Climate Action Is Not Act Of Selflessness But Investment: Keya Madhvani Singh, ICC

Head of Engagement, Strategy, and Operations at ICC discusses climate action, communication, and inclusivity in an exclusive interview

In an insightful interview, Keya Madhvani Singh, the Head of Engagement, Strategy and Operations at the India Climate Collaborative (ICC) shares her perspectives on the urgent climate challenges facing India. From extreme heatwaves to growing energy demands, she sheds light on the pressing issues and the strategies her organisation is employing to address them. Edited excerpts from the interview.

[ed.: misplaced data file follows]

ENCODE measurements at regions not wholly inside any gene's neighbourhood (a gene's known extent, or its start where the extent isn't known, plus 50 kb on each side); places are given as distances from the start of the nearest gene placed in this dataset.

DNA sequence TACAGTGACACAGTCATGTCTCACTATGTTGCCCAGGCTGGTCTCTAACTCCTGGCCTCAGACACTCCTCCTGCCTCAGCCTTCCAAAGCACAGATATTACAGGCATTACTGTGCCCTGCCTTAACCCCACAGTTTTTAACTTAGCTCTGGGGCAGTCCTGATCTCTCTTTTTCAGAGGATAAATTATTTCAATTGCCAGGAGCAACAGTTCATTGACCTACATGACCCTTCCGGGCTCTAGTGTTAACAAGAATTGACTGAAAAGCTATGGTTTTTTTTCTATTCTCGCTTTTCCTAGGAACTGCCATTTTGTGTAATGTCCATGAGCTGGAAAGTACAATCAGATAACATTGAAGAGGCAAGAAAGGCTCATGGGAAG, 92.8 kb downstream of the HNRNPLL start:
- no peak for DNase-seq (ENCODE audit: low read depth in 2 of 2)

As the Head of Engagement, Strategy, and Operations at the India Climate Collaborative, what do you believe are the most pressing climate challenges facing India today, and what strategies are your organisation employing to address them?

India is experiencing the consequences of a warming climate, with extreme heat waves becoming more frequent and our already tropical climate becoming even hotter. Alarmingly, over 75 per cent of Indian districts are highly vulnerable to extreme weather events, exacerbating the impact on communities across the country. Simultaneously, India is still on its development journey, and with our growing population, we have large energy and infrastructure demands to meet.